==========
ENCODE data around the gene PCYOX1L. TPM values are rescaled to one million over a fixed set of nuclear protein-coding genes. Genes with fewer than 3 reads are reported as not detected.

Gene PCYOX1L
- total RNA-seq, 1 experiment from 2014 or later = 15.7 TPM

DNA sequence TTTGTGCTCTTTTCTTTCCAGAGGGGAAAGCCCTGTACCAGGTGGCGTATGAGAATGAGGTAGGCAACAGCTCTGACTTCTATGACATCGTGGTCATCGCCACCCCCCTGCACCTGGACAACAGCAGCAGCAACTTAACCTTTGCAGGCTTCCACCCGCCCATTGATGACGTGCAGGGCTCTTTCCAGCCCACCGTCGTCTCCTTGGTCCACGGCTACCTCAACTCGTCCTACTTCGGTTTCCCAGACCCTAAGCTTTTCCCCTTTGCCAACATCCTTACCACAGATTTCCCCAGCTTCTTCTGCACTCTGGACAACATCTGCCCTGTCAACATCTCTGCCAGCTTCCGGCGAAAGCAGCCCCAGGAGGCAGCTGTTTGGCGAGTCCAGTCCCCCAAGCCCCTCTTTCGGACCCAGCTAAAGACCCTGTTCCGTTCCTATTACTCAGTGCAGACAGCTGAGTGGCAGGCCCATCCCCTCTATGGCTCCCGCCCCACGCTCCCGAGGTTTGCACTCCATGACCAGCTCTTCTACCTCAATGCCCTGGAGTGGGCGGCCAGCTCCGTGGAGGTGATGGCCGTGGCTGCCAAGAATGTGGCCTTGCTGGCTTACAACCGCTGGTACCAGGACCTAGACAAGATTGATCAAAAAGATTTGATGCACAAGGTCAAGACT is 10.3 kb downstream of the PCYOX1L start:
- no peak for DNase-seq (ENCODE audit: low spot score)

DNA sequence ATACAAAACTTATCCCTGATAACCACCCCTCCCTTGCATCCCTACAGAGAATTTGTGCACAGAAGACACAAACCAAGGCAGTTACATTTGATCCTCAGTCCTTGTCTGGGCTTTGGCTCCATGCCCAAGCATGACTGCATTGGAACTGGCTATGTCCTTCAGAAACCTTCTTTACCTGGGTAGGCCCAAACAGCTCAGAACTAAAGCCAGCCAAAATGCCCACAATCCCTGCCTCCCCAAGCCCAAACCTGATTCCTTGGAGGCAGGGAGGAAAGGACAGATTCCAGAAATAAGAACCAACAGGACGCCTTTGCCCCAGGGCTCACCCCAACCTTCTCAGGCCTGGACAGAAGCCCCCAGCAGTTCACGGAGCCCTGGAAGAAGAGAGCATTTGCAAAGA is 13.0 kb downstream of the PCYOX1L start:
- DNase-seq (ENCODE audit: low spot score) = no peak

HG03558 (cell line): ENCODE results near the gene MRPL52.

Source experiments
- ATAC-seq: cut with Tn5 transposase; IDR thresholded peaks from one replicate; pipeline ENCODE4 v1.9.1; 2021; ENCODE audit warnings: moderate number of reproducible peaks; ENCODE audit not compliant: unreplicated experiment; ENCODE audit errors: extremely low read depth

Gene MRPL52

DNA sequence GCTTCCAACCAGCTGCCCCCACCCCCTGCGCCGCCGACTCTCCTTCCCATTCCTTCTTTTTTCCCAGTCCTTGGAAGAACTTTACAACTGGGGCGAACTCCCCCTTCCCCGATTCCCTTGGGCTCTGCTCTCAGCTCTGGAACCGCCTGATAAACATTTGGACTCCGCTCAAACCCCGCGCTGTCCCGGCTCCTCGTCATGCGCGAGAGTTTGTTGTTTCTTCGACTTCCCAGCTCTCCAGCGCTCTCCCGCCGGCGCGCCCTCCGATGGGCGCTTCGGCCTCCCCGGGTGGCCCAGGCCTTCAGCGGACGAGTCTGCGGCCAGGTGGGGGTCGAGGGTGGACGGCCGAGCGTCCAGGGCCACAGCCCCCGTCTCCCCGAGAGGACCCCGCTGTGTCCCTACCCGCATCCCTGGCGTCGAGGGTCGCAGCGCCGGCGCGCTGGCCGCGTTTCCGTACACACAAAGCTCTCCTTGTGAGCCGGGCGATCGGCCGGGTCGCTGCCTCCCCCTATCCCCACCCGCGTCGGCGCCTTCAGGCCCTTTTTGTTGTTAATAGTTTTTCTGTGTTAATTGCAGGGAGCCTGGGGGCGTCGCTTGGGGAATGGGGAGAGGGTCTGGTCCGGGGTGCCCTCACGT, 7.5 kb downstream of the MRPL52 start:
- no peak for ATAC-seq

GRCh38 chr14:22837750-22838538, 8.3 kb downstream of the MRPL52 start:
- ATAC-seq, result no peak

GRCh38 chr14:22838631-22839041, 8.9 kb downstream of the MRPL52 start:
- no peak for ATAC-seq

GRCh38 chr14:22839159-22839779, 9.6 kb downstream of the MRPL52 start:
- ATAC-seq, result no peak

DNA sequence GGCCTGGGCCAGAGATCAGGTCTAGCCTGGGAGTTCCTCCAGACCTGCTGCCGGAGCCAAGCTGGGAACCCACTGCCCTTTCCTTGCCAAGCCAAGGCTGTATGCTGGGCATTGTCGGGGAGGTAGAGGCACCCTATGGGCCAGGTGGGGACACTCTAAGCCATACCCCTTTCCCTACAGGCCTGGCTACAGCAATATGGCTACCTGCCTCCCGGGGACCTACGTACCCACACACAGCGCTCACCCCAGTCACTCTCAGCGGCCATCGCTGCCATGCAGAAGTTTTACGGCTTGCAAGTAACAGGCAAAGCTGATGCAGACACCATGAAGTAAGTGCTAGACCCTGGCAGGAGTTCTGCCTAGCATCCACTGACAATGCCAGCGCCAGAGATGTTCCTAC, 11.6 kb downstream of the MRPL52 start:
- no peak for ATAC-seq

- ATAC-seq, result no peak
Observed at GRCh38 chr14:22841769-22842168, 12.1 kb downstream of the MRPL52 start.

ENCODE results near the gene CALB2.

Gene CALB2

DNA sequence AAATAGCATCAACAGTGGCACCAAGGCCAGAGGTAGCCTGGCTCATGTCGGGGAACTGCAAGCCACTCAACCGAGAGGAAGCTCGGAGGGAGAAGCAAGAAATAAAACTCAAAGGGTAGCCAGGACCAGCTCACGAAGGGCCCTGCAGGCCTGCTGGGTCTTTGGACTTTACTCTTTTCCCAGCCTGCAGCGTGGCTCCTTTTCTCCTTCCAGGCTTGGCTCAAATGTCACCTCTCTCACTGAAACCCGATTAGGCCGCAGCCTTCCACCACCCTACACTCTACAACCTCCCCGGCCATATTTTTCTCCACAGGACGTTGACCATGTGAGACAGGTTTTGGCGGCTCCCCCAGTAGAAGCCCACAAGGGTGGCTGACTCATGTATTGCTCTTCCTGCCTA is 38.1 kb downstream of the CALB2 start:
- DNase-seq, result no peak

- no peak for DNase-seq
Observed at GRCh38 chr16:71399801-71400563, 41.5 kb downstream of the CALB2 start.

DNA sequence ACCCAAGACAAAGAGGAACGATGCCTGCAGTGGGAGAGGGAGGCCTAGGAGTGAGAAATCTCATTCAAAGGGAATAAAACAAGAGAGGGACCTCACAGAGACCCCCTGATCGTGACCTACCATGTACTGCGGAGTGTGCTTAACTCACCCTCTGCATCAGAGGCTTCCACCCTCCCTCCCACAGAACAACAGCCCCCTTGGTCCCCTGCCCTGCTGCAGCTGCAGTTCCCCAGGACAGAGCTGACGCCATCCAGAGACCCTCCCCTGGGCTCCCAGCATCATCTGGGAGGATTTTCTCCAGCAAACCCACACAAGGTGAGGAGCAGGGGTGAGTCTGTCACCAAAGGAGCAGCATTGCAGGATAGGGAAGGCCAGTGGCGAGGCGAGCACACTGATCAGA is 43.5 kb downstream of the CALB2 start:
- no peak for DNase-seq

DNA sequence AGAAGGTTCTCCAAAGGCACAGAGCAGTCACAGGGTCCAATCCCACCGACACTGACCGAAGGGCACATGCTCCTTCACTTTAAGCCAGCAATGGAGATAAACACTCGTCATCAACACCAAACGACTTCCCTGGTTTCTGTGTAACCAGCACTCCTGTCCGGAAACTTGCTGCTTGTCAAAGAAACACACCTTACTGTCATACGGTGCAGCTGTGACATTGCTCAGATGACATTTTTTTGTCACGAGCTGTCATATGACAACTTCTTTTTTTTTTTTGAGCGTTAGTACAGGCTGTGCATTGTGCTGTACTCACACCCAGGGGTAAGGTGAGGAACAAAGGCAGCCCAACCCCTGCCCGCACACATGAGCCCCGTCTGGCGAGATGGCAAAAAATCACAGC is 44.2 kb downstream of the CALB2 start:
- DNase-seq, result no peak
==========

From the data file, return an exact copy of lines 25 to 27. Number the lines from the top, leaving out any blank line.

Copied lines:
Gene CALB2

DNA sequence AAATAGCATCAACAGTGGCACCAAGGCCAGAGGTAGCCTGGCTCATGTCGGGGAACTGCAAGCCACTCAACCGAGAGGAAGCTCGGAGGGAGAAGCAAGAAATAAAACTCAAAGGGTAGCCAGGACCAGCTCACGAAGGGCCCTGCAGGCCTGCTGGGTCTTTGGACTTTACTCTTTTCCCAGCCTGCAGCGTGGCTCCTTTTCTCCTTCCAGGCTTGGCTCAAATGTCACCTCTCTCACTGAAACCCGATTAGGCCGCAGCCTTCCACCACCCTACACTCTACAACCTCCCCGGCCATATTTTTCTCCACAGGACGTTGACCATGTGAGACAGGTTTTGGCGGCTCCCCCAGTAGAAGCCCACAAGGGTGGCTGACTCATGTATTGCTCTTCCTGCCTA is 38.1 kb downstream of the CALB2 start:
- DNase-seq, result no peak